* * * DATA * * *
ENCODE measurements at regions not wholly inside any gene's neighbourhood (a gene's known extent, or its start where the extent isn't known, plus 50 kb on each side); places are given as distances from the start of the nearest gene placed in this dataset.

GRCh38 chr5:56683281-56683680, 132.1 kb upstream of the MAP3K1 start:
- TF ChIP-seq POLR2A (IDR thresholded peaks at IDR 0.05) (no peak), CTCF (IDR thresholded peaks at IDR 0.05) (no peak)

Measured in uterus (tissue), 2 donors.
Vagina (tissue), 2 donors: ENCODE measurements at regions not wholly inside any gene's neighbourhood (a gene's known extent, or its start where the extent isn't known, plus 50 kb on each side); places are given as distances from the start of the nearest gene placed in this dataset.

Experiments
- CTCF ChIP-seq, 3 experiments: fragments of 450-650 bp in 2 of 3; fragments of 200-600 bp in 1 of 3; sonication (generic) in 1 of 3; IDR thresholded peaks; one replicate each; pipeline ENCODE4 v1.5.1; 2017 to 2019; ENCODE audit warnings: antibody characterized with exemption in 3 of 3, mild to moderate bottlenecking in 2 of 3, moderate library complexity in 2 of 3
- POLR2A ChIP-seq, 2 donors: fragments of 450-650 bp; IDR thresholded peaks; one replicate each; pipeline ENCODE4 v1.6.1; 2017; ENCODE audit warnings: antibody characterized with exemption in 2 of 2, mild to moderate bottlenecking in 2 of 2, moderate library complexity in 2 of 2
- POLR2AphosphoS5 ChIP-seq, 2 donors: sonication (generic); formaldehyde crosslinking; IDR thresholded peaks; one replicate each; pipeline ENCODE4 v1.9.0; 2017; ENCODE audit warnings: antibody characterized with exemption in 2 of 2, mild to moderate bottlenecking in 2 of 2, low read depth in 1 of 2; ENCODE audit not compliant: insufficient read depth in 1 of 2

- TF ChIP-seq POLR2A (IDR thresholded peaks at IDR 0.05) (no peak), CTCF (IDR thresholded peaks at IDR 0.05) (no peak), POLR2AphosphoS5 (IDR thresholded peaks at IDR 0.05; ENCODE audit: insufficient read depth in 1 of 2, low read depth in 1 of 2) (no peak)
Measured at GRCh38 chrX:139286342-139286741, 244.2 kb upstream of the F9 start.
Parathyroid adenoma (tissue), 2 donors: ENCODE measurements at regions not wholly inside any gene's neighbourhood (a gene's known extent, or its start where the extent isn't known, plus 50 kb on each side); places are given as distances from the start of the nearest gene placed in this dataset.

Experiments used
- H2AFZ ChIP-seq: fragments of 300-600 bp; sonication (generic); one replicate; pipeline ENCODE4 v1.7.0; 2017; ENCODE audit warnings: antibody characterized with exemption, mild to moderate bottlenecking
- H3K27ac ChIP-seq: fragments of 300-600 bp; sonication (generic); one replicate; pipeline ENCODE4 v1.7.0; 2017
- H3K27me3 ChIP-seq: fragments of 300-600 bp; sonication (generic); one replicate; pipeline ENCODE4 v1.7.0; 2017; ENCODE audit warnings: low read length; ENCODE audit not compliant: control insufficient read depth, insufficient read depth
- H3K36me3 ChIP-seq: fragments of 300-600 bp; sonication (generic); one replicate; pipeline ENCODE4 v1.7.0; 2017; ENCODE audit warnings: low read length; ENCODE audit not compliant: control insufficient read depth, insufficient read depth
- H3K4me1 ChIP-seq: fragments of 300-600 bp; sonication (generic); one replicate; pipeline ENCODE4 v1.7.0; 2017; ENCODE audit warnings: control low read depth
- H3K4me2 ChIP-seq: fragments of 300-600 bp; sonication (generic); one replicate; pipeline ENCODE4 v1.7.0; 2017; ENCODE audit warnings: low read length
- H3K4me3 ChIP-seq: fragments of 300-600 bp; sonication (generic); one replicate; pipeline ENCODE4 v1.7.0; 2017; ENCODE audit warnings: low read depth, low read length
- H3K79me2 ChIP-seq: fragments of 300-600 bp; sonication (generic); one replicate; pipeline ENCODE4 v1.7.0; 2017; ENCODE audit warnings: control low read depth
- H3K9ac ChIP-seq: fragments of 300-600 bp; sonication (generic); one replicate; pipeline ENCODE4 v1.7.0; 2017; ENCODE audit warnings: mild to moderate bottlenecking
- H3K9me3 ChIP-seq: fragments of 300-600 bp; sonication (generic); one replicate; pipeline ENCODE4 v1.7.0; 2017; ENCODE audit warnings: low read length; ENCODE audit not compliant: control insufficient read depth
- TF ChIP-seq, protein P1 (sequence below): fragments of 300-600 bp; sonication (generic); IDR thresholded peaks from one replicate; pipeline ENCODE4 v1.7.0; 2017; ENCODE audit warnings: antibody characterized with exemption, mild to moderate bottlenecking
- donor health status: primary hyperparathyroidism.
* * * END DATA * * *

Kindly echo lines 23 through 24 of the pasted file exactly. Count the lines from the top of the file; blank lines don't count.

- H3K9me3 ChIP-seq: fragments of 300-600 bp; sonication (generic); one replicate; pipeline ENCODE4 v1.7.0; 2017; ENCODE audit warnings: low read length; ENCODE audit not compliant: control insufficient read depth
- TF ChIP-seq, protein P1 (sequence below): fragments of 300-600 bp; sonication (generic); IDR thresholded peaks from one replicate; pipeline ENCODE4 v1.7.0; 2017; ENCODE audit warnings: antibody characterized with exemption, mild to moderate bottlenecking